Photo: Mana Calls For Justise for Undocumented People
Mexican rock band, Mana, calls for “justice for the undocumented” while attending Billboard’s Latin Music Conference in Miami.
“The U.S. needs an urgent immigration reform that does justice to the millions of undocumented [people], the ones that put the bread on the table of the Americans,” said Fher Olvera, the band’s lead singer.
The band asked every Latino to support politicians who support the Dream Act, while assuring to be committed to back up the dream act, and to support all the undocumented workers in America.
Olvera recounted the time when Secretary of State and former First Lady Hillary Clinton confessed to him that once, her family had been illegal immigrants, in a nation that “if ever belonged to anyone, it was the Native Americans.”
Olvera, drummer Alex González, guitarist Sergio Vallín and bass player Juan Calleros also spoke about their new album “Drama y Luz” (Drama and Light), their eighth world-wide release, and the first one since 2007’s “Amar y Combatir” (To Love and Combat).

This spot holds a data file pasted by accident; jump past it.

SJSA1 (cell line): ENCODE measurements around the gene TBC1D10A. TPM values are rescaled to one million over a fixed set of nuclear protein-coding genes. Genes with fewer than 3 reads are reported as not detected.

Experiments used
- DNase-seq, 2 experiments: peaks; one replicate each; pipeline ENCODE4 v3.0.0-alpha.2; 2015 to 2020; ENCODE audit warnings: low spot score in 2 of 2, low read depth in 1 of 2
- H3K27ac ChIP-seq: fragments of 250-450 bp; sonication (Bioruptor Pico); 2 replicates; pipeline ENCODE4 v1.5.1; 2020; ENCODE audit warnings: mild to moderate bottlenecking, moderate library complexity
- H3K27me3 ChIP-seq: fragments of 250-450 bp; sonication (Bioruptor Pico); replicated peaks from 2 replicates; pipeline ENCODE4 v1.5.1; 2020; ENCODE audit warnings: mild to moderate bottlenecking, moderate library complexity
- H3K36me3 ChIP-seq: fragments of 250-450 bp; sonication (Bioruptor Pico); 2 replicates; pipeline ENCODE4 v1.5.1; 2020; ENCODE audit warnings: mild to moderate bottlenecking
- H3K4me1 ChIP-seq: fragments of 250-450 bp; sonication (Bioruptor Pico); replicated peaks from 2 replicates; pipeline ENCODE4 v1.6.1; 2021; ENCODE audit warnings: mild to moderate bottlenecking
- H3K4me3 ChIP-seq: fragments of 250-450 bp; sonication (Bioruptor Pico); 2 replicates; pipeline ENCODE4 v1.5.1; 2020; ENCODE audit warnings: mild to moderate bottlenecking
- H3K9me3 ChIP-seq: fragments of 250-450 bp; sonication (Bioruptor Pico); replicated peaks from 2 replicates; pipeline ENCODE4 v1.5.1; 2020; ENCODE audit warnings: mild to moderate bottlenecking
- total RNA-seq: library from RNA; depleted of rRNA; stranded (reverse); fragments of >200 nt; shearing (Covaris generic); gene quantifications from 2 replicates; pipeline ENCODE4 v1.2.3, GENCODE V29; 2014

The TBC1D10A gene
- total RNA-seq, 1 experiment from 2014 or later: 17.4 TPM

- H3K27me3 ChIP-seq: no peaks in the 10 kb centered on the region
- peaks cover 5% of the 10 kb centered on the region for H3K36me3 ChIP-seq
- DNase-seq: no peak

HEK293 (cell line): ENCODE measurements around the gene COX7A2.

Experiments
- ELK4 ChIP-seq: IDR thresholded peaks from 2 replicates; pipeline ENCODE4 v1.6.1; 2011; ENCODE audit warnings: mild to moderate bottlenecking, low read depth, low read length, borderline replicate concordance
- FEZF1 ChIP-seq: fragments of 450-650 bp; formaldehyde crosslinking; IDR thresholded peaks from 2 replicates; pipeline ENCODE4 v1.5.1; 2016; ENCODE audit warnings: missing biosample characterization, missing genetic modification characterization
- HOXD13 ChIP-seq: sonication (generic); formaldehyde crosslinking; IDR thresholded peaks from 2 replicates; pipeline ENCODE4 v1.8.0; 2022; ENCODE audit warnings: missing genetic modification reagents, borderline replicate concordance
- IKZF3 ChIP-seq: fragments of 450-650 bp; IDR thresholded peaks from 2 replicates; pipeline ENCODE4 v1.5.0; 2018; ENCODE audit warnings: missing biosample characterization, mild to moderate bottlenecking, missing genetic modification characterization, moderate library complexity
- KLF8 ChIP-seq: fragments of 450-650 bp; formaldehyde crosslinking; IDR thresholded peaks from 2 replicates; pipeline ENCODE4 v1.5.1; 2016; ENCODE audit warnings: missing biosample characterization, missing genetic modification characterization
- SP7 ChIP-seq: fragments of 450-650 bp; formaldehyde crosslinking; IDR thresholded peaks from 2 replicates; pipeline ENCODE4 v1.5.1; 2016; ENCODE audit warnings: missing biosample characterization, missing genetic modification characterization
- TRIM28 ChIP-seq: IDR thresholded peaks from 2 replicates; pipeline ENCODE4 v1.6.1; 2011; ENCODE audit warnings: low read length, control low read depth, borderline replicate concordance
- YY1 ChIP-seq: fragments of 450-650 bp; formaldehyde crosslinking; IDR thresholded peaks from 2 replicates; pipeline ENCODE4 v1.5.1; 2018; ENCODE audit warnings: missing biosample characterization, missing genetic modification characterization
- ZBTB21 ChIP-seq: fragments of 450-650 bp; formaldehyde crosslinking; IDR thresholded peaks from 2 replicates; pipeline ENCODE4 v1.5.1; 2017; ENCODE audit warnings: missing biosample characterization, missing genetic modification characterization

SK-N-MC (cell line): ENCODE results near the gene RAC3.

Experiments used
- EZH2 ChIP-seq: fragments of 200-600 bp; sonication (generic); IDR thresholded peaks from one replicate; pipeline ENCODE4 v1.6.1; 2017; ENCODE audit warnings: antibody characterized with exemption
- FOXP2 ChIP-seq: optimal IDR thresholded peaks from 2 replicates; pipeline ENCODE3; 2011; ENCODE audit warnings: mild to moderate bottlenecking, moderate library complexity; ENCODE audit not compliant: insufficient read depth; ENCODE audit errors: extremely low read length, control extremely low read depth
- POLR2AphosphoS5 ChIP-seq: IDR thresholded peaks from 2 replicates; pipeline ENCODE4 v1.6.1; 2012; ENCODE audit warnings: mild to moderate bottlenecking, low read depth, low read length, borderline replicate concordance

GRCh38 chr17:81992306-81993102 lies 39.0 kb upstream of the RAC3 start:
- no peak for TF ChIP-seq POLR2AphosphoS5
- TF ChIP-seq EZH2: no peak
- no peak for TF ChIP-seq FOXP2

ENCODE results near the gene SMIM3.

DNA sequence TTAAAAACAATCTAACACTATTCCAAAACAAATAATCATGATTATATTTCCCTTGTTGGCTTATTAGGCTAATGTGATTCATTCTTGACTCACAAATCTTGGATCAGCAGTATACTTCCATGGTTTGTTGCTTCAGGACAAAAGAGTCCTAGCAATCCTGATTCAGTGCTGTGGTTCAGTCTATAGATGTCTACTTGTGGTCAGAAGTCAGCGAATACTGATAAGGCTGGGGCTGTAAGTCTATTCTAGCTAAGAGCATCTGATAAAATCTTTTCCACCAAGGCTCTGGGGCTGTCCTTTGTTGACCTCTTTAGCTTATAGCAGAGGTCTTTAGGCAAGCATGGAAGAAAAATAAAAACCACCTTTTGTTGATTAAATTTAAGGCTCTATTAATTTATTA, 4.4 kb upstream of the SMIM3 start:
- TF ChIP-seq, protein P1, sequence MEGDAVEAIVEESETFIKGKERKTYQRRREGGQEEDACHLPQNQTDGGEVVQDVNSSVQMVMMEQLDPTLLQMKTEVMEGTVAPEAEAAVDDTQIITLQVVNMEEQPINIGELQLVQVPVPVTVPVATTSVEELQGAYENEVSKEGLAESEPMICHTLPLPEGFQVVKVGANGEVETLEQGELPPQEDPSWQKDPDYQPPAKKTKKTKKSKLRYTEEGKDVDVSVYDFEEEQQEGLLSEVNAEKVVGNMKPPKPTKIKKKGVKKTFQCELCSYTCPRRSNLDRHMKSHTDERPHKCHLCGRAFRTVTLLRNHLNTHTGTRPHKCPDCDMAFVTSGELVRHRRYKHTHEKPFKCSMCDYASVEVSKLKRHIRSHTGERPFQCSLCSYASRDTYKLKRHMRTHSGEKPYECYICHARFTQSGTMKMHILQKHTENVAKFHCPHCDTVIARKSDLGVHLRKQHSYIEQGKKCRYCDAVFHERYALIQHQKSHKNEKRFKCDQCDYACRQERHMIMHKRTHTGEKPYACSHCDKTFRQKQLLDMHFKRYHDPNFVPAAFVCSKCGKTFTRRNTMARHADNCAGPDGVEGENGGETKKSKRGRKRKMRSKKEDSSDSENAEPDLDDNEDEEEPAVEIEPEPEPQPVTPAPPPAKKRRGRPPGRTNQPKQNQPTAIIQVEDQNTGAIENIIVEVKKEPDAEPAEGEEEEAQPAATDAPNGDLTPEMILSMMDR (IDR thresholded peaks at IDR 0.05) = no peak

“It was worth the wait,” the band said, before describing it as their “most intense” effort.
“Drama y Luz” is their darkest work yet, drawing heavily from the murkiness of current times, as well as from the band’s personal experiences; Olvera’s mother passed away last year during the initial stages of the album’s production, an episode that sent him into the arid wastelands of depression.
But just as the rest of the band was wondering whether they would be able to help the singer overcome his darkest hour to complete the album, Fher channeled his sorrow into the music, donning the album with a certain darkness that is new to Maná’s music, that far from making the album sound depressing, comes out as mature and seasoned.
The band told reporters that the secret to their success, is to be authentic, humble and to not give into cliché rock-star excesses; additionally, the band focuses heavily on working really hard to promote their albums: Maná puts their own money towards production, while encouraging the record label to put their budget towards promotion.
“When you’re doing music, you’re doing art. It’s not like making shoes or sausage. It’s not a factory,” Fher said. “We’re totally honest between what we do in the studio, and what the consumer receives. There’s no intermediary in between. We are an honest band. We are what you see here. Maná is Maná”